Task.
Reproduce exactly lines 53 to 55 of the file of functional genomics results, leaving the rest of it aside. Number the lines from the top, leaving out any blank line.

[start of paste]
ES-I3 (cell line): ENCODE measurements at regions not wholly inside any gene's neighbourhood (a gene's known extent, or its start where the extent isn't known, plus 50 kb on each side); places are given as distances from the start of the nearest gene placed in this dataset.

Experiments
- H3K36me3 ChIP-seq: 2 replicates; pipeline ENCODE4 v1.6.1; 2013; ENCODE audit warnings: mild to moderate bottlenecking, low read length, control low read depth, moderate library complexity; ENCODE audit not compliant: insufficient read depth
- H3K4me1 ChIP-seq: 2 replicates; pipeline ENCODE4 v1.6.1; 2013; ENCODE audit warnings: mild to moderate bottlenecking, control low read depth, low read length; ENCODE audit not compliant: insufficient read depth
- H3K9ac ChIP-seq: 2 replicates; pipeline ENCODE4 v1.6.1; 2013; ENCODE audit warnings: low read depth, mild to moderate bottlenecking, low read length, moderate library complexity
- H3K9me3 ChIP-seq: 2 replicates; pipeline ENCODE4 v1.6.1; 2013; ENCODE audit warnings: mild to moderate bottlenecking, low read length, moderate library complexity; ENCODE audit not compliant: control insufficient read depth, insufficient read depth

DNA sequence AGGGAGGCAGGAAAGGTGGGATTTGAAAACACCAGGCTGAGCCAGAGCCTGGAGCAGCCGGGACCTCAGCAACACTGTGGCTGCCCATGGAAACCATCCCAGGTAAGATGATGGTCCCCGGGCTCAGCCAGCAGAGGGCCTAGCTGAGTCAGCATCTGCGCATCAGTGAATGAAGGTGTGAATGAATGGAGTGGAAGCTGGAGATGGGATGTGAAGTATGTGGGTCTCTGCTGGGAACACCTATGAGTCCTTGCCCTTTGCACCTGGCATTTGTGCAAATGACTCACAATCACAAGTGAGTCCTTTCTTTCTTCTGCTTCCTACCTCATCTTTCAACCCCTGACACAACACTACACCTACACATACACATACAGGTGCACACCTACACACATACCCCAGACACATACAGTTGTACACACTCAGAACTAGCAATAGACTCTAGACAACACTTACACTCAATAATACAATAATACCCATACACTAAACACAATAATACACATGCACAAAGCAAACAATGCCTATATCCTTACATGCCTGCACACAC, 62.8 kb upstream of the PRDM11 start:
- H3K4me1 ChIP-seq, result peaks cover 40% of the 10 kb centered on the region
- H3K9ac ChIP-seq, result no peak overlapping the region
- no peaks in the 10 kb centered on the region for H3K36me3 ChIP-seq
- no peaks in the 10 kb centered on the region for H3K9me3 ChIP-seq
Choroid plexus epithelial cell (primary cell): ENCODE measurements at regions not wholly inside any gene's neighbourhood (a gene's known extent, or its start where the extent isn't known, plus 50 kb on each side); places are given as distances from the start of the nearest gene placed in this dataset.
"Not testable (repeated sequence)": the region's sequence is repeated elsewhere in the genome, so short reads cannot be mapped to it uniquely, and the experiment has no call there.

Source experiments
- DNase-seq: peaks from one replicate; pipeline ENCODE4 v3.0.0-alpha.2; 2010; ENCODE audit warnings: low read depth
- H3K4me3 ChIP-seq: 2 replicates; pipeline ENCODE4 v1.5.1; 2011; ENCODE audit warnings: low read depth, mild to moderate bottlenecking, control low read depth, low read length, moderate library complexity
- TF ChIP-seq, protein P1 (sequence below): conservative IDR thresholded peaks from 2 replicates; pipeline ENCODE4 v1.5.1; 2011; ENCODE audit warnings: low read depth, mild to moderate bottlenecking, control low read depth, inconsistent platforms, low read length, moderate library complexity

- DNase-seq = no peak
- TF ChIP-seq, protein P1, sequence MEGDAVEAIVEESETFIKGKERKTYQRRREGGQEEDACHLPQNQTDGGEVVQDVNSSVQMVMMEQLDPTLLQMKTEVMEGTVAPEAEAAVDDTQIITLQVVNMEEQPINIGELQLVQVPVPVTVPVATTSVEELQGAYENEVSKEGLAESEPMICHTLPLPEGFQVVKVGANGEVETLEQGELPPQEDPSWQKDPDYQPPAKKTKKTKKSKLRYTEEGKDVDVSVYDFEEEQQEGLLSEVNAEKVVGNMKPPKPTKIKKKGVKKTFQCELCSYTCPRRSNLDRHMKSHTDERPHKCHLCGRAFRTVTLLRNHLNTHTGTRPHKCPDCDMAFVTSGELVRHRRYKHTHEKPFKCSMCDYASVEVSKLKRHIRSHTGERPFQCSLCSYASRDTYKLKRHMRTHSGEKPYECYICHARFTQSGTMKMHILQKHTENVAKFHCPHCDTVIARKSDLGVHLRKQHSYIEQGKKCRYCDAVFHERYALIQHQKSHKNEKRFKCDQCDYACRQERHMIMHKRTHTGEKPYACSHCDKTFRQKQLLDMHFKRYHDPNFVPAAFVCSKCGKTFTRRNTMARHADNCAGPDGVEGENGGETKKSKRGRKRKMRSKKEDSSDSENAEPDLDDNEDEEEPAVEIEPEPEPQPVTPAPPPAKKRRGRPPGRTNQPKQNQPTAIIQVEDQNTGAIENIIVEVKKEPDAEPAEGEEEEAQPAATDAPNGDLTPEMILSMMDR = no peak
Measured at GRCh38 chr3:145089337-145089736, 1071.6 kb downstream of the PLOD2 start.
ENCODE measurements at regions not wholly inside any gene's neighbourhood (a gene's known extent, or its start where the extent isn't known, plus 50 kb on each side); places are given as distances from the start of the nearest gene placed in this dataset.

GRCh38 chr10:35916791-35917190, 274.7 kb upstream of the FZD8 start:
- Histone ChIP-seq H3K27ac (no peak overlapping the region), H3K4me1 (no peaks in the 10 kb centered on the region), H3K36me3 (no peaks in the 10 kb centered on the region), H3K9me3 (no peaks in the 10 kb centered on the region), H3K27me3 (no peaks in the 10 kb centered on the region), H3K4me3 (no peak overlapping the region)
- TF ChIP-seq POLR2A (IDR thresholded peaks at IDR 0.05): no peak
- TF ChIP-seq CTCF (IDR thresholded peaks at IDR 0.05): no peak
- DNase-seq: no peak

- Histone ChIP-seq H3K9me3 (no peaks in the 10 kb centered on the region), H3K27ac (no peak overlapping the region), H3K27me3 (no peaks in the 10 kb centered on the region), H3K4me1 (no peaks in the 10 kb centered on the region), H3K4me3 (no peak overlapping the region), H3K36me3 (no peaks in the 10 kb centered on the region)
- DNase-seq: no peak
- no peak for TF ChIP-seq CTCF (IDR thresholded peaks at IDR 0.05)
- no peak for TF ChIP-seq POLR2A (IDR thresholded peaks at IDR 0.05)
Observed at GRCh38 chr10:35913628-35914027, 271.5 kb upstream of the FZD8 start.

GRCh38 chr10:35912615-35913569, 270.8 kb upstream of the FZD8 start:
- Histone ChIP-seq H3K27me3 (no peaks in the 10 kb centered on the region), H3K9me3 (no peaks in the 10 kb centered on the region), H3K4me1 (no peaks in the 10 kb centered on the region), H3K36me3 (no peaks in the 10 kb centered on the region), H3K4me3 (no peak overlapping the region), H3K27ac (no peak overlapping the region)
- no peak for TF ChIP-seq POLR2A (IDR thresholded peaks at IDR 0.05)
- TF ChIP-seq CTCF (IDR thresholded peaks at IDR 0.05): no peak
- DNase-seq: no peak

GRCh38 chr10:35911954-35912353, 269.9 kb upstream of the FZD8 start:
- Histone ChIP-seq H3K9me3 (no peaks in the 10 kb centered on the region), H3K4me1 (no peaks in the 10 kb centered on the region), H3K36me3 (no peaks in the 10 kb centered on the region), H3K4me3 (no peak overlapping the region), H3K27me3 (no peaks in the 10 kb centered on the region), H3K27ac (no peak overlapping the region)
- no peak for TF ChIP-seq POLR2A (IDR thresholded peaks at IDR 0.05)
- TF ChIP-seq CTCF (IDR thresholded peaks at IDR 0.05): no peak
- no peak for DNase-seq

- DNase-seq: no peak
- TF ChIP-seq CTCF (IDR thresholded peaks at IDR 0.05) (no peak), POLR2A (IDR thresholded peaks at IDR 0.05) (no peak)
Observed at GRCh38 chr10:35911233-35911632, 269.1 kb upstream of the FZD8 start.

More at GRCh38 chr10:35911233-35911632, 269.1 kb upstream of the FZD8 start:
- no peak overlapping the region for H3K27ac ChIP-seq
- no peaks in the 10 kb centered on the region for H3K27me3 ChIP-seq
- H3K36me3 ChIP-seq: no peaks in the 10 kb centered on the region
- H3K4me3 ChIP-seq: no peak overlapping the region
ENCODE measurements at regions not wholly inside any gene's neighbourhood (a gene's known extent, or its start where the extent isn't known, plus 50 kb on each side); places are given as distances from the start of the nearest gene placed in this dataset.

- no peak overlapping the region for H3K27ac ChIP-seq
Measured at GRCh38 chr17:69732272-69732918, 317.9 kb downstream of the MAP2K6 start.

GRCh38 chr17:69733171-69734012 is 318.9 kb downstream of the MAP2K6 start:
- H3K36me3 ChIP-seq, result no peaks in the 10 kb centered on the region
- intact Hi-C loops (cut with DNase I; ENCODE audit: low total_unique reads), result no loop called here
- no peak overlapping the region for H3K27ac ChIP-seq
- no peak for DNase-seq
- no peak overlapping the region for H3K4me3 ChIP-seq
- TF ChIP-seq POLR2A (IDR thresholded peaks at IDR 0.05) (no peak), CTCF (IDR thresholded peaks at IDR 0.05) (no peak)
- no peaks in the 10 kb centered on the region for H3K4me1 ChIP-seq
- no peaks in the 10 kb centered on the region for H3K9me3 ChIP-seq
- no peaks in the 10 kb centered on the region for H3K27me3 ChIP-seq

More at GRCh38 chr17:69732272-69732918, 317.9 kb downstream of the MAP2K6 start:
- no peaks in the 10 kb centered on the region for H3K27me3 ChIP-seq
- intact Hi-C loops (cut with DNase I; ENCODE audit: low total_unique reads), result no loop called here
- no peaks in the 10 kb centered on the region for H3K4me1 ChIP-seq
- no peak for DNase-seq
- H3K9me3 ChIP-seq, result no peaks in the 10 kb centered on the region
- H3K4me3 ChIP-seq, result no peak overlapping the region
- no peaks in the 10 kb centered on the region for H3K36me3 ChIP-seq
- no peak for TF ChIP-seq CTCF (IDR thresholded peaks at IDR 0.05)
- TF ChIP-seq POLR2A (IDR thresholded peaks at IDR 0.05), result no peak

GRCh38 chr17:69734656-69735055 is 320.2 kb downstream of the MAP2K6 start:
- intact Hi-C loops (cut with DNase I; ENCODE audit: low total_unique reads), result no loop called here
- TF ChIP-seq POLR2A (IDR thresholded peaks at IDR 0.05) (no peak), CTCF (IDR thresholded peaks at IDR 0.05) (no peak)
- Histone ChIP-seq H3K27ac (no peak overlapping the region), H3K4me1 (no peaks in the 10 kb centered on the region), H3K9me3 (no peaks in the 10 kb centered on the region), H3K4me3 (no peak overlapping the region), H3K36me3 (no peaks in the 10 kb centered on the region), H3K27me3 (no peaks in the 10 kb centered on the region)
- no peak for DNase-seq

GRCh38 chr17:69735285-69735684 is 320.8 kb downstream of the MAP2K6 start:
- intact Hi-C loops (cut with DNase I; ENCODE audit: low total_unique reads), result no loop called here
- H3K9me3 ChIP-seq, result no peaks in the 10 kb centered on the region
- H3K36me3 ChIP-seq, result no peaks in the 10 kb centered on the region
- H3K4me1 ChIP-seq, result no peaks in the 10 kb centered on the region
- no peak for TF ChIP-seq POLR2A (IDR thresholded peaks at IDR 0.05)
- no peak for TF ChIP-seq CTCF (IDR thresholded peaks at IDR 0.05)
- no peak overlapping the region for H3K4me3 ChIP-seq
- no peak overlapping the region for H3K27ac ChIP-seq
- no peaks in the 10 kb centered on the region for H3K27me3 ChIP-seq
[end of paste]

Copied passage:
GRCh38 chr17:69733171-69734012 is 318.9 kb downstream of the MAP2K6 start:
- H3K36me3 ChIP-seq, result no peaks in the 10 kb centered on the region
- intact Hi-C loops (cut with DNase I; ENCODE audit: low total_unique reads), result no loop called here